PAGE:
I first became aware of Mala Kumar, who is an international development/ICT4D practitioner who has worked with several agencies of the United Nations, when I read her Diversity in Tech article that appeared in Tech Crunch. I connected with her and had the opportunity to interview her.
Check out the video of our conversation about women in tech and how companies should be taking action to create more diversity in tech.
As a successful woman in tech, Mala understands first hand the challenges that women face in the tech industry. She states the challenges beautifully in this statement from her Tech Crunch article:
If the tech industry is serious about embracing diversity, and if the tech industry is serious about building a sustainable and resilient workforce beyond the white males of the world, there is a lot of investment and work that needs to be done. Short of real action, the dynamic minorities of the world will simply exist as buzzwords of tomorrow.
How Can Businesses Create More Diversity in Tech?
CATHERINE ASHCRAFT wrote an article last year for Fast Company outlining 10 ways tech businesses can create a more diverse team. Each idea is research-based and offers actionable efforts that businesses leaders can employ. Ideas such as:
ONGOING COMMITMENT TO REPORTING AND TRACKING THE DATA
Treat increasing diverse participation like any other critical business issue. Set goals, plan strategically for how you will meet these goals, amply resource these efforts, and continually measure progress. Consider regularly reporting diversity data in the corporate annual report. To assist tech companies with these processes, the National Center for Women & Information Technology (NCWIT) has developed an Industry Change Model. NCWIT’s Strategic Planning and Data Collection and Strategic Planning Guidelines can help you use this model to identify research-based practices you can implement and strategies for tracking progress.
HELP MANAGERS LEARN TO REDUCE UNCONSCIOUS BIASES
According to research by the Level Playing Field Institute, more than 2 million employees a year leave their jobs due solely to repeated instances of unfairness or unconscious biases. Because managers have such a significant effect on the daily experience of their employees, helping managers address and reduce these biases can go a long way toward retaining and improving the workplace for underrepresented groups.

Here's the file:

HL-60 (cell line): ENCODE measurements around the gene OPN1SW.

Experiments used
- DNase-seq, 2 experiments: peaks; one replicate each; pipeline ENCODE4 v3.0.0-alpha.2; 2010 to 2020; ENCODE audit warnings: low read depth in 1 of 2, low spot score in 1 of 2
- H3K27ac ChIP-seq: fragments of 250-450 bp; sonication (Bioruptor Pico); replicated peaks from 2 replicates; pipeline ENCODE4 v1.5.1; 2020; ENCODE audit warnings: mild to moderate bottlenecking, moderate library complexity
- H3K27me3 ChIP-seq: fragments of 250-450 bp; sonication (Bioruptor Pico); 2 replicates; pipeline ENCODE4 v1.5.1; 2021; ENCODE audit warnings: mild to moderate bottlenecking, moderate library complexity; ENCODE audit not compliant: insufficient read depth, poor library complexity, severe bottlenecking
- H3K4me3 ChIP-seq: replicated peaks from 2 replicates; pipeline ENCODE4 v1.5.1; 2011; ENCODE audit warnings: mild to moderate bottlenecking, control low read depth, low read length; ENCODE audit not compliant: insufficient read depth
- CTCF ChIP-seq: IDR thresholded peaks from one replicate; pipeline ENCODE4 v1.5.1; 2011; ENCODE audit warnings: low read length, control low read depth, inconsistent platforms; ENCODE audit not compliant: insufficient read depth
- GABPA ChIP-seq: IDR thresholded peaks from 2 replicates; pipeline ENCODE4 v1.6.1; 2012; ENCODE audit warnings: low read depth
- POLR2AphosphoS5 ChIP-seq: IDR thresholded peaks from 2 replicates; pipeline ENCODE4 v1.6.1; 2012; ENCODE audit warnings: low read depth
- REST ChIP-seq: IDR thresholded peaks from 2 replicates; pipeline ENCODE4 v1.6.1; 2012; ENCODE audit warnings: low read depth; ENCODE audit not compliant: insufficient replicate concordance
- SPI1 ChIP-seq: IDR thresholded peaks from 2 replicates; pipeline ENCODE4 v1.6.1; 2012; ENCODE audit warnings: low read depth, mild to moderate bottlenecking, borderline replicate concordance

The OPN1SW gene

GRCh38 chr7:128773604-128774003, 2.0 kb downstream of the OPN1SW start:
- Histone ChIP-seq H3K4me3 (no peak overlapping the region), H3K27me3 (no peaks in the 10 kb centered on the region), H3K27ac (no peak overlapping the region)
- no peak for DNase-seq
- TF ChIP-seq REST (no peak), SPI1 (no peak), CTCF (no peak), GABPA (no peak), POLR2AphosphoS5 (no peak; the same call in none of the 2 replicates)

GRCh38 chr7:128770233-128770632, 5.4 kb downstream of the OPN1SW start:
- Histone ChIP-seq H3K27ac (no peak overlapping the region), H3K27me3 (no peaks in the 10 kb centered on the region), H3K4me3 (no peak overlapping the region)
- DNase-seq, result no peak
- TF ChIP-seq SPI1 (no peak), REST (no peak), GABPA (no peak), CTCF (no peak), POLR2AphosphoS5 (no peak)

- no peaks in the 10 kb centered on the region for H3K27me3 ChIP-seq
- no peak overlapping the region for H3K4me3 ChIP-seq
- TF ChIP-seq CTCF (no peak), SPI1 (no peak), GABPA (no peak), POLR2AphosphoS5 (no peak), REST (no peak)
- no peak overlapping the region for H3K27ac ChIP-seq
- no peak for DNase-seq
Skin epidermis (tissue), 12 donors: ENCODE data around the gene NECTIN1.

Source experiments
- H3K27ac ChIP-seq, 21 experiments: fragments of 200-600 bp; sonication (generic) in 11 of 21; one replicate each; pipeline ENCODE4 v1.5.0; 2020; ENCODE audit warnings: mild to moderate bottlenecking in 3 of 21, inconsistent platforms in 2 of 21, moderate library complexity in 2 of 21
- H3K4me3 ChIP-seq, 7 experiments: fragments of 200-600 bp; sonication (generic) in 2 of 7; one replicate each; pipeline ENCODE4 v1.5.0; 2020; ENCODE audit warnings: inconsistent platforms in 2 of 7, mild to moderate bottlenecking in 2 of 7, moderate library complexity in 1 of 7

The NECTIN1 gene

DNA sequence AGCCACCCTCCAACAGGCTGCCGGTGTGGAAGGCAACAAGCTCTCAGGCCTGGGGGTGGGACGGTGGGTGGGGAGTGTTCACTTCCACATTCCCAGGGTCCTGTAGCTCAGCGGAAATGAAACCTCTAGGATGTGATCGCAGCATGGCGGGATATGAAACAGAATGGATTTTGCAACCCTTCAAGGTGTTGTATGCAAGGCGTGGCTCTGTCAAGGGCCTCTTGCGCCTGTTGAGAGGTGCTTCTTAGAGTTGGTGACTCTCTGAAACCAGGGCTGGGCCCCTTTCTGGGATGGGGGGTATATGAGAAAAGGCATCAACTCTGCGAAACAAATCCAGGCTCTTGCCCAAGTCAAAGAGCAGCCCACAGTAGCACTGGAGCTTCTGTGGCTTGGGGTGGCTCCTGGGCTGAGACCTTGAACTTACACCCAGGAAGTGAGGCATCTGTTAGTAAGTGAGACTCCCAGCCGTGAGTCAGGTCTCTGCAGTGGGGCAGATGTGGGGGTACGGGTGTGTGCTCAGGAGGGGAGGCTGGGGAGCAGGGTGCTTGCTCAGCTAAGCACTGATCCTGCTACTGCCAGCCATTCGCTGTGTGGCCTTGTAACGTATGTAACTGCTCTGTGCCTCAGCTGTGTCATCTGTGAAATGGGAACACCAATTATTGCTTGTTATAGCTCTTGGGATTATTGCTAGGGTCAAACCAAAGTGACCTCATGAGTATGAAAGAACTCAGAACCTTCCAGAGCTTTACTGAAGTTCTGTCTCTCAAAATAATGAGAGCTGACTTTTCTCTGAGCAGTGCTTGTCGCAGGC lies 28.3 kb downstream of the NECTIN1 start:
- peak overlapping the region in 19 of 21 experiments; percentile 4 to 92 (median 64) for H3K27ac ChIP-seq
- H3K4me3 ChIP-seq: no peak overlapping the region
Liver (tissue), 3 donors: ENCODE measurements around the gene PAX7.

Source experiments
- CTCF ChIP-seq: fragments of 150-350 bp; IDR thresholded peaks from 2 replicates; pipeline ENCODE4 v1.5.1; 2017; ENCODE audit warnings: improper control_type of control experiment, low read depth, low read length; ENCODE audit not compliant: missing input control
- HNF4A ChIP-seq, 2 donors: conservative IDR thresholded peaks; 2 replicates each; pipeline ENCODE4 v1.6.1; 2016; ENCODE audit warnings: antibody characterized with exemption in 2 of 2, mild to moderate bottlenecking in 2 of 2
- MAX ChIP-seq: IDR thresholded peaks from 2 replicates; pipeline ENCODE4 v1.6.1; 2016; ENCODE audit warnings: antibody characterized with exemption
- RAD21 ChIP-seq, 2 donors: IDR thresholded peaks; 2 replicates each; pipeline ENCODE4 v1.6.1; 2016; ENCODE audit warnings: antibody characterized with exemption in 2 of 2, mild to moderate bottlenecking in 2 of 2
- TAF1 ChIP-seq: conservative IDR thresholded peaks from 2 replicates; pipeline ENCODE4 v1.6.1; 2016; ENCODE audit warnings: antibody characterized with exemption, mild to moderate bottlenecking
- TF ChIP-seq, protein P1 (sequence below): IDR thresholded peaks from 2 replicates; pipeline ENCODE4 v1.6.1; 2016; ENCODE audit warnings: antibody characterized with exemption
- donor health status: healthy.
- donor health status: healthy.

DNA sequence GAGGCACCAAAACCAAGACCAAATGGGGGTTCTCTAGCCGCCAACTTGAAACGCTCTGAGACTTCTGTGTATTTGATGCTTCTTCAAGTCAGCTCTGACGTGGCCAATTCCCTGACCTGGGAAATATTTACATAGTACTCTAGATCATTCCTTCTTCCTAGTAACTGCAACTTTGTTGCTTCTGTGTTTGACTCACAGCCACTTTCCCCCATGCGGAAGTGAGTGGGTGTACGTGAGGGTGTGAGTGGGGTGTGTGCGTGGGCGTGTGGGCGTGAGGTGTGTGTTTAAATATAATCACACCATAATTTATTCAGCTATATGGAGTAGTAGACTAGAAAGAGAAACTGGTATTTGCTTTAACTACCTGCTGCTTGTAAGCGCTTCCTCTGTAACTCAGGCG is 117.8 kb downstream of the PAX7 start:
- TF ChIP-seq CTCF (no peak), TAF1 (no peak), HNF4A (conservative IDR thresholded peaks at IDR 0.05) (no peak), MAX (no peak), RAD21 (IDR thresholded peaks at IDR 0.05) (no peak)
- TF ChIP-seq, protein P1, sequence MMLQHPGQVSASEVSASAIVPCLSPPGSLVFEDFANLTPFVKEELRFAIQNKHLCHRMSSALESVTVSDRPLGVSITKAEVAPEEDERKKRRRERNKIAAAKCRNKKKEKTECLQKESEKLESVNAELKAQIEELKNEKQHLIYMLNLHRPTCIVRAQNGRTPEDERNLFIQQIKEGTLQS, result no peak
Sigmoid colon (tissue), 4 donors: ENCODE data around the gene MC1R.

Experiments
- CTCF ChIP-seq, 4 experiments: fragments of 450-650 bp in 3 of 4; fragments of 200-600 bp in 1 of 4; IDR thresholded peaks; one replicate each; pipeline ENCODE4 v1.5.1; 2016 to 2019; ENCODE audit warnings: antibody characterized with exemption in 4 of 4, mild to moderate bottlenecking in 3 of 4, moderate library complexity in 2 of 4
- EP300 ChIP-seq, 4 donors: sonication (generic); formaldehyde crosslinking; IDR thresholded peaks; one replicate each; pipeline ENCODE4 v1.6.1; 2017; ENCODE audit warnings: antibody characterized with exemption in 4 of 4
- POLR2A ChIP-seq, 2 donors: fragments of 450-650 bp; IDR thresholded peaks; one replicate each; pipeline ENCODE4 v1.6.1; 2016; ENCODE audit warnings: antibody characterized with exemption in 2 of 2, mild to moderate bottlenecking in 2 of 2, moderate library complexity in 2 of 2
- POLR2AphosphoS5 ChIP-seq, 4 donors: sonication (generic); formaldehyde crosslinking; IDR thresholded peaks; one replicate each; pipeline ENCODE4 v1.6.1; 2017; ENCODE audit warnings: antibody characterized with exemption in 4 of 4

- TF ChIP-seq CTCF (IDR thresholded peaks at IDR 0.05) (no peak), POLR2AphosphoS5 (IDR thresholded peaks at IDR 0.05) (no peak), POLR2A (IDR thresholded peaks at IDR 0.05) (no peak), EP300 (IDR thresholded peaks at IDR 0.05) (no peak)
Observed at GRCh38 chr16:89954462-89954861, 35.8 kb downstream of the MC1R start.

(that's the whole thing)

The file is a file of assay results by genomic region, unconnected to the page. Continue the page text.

ENSURE PRODUCTIVE TEAM ENVIRONMENTS WHERE ALL MEMBERS CAN CONTRIBUTE TO INNOVATION AND PROBLEM SOLVING
Unconscious biases easily slip into team meetings and informal interactions. For example, most people have been in meetings where one or two team members dominate the conversation or someone gets credit for an idea voiced earlier by someone else. These dynamics are exacerbated when one is a minority in a particular environment. Fortunately, team members can take a variety of relatively simple steps to make these environments more productive: soliciting the opinions of quieter members, making sure that a variety of voices are heard, and ensuring that individuals get credit for their ideas and their work.
If building a more thought diverse team is important to the future of your company, these may be the first in a series of strategies your leadership team can employ to begin taking action.
JJ DiGeronimo, keynote speaker for women, based in Cleveland, presents keynote addresses on women in leadership, diversity in business and advancement for women.